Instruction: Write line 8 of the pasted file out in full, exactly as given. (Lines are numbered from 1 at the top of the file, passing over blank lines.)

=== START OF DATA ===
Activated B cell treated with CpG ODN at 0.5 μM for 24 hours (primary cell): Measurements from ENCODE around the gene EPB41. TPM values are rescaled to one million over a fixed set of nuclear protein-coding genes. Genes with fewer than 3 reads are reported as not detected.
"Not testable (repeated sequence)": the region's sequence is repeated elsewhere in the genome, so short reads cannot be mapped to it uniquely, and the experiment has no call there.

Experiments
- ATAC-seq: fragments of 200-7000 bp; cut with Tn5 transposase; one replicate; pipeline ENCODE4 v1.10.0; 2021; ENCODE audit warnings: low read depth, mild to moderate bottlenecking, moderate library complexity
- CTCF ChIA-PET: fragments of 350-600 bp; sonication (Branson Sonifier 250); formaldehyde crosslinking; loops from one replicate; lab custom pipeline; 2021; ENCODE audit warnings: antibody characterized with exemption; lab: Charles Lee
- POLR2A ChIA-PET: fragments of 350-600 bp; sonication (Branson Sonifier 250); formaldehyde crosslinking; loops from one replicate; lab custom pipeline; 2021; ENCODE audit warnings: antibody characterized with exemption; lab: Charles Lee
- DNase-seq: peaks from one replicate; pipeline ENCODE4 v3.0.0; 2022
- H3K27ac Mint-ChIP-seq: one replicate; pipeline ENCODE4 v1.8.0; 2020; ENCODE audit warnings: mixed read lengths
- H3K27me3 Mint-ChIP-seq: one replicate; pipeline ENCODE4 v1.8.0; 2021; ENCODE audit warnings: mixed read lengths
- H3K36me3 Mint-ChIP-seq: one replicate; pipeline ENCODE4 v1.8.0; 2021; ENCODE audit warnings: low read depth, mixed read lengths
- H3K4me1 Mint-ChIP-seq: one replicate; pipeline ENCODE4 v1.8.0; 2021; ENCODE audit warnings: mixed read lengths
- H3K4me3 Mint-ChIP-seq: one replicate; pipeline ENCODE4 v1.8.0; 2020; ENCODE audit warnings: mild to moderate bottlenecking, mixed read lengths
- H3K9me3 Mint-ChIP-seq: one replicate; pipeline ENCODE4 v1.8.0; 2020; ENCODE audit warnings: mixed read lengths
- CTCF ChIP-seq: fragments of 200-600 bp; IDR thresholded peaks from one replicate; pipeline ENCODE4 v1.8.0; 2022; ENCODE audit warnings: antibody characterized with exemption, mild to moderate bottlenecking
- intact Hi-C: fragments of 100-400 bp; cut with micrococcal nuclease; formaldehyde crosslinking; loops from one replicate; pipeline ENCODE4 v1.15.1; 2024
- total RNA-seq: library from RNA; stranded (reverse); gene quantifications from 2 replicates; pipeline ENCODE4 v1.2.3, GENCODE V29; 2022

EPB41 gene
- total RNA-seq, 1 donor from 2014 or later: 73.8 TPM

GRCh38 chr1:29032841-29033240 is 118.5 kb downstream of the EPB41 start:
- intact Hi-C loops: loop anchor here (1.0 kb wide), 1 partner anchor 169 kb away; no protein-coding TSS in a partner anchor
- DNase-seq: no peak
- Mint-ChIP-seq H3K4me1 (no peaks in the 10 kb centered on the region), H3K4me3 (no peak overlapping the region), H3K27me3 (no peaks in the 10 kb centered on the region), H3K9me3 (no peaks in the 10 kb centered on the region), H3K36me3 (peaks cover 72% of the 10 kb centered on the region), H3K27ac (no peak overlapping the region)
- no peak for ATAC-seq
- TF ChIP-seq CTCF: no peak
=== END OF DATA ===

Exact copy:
- H3K27ac Mint-ChIP-seq: one replicate; pipeline ENCODE4 v1.8.0; 2020; ENCODE audit warnings: mixed read lengths